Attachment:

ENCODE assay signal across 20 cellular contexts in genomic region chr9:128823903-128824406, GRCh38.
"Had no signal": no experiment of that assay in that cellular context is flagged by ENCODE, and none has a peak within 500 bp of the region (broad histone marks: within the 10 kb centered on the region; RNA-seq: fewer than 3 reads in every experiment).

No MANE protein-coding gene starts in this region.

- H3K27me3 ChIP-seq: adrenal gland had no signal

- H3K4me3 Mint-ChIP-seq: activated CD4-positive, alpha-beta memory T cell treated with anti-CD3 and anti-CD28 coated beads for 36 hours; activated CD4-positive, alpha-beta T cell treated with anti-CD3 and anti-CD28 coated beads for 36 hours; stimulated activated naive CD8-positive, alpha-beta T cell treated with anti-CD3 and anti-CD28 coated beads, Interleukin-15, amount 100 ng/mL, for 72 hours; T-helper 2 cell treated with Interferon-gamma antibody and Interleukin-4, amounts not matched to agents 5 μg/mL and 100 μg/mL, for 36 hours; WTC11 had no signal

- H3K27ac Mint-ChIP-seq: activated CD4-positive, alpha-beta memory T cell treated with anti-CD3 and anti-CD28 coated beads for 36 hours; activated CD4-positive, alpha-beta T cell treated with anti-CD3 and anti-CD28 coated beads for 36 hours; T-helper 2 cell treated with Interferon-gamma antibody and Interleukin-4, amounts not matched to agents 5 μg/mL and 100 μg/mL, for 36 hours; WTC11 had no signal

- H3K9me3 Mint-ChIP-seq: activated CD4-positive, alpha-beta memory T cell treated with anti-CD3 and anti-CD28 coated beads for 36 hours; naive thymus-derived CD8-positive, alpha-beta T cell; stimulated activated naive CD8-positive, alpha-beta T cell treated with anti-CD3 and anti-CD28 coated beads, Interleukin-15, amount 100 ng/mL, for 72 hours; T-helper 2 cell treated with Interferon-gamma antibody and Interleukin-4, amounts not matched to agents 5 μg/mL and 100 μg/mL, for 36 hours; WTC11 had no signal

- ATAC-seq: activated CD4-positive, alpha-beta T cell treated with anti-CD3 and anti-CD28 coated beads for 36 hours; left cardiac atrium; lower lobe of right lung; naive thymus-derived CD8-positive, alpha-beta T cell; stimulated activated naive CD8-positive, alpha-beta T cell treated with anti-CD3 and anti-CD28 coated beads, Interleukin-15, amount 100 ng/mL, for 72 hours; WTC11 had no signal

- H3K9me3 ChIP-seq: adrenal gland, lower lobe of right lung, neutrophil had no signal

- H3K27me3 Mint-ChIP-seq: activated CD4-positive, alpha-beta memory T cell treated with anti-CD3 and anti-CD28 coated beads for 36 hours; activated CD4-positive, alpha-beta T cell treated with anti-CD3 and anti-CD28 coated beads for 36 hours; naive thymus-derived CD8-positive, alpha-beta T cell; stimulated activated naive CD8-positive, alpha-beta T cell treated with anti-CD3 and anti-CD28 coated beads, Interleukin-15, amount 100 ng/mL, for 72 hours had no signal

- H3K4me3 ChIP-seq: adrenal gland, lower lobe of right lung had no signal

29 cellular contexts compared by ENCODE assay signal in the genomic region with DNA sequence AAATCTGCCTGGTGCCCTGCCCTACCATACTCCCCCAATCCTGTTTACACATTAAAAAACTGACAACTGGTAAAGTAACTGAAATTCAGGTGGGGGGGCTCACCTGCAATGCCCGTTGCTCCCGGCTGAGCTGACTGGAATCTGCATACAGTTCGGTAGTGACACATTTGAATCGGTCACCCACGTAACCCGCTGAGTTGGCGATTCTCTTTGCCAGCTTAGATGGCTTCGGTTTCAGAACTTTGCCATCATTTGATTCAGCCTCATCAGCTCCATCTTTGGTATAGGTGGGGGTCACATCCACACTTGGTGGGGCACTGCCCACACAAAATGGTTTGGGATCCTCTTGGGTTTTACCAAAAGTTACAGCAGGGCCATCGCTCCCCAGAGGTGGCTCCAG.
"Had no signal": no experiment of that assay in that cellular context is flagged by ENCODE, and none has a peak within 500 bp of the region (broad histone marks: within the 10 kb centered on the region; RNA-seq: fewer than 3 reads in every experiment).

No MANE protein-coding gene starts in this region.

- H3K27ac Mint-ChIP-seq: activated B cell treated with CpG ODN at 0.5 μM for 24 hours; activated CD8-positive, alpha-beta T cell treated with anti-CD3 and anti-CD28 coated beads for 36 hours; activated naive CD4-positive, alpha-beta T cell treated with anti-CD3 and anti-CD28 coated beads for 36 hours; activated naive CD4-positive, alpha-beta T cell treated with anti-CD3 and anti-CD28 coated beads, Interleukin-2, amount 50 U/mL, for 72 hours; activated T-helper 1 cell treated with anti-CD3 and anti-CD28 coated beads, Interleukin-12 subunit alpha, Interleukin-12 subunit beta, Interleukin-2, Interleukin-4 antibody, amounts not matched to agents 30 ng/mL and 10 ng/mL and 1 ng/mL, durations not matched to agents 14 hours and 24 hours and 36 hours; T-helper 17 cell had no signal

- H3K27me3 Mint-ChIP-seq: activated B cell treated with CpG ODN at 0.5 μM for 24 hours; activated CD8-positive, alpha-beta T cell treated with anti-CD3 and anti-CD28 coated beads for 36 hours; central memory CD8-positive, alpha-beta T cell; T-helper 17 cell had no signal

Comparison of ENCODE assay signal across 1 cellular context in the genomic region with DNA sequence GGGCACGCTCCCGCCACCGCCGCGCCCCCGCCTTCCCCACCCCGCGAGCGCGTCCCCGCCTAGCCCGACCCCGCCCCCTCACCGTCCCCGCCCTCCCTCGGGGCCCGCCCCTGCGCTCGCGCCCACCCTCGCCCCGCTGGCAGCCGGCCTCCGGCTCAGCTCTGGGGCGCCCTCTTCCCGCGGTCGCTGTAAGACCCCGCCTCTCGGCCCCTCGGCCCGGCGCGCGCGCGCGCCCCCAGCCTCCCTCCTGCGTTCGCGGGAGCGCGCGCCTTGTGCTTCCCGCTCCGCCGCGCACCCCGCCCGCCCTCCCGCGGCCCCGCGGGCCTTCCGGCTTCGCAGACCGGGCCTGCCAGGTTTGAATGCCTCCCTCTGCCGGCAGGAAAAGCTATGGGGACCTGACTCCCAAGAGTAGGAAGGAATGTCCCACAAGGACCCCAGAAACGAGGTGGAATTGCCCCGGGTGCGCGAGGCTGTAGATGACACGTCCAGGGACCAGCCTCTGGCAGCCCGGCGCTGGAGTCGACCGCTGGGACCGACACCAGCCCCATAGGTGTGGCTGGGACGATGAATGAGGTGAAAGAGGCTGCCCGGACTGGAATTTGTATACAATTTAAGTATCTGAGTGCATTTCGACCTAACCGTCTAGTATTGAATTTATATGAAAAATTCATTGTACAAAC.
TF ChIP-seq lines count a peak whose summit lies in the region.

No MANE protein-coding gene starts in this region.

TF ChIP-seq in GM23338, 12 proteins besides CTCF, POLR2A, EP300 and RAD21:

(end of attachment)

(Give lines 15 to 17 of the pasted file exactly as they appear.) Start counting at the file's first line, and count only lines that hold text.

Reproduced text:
- H3K27ac Mint-ChIP-seq: activated B cell treated with CpG ODN at 0.5 μM for 24 hours; activated CD8-positive, alpha-beta T cell treated with anti-CD3 and anti-CD28 coated beads for 36 hours; activated naive CD4-positive, alpha-beta T cell treated with anti-CD3 and anti-CD28 coated beads for 36 hours; activated naive CD4-positive, alpha-beta T cell treated with anti-CD3 and anti-CD28 coated beads, Interleukin-2, amount 50 U/mL, for 72 hours; activated T-helper 1 cell treated with anti-CD3 and anti-CD28 coated beads, Interleukin-12 subunit alpha, Interleukin-12 subunit beta, Interleukin-2, Interleukin-4 antibody, amounts not matched to agents 30 ng/mL and 10 ng/mL and 1 ng/mL, durations not matched to agents 14 hours and 24 hours and 36 hours; T-helper 17 cell had no signal

- H3K27me3 Mint-ChIP-seq: activated B cell treated with CpG ODN at 0.5 μM for 24 hours; activated CD8-positive, alpha-beta T cell treated with anti-CD3 and anti-CD28 coated beads for 36 hours; central memory CD8-positive, alpha-beta T cell; T-helper 17 cell had no signal

Comparison of ENCODE assay signal across 1 cellular context in the genomic region with DNA sequence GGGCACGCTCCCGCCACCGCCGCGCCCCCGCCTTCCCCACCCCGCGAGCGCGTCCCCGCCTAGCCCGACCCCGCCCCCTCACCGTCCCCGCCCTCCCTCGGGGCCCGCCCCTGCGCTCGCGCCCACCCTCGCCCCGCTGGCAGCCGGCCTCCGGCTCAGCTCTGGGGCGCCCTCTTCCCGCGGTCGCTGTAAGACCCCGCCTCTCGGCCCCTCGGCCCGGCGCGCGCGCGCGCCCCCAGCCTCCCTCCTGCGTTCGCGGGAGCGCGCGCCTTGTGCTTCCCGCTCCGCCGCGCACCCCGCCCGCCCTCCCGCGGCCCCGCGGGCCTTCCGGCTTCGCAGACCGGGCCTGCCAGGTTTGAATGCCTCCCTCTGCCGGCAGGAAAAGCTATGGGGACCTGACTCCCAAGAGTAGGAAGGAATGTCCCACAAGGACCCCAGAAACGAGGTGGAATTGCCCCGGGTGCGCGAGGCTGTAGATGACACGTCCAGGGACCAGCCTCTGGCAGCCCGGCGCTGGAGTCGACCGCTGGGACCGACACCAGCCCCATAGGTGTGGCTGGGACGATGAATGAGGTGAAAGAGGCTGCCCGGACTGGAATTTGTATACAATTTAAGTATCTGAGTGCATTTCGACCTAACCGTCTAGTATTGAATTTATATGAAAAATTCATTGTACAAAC.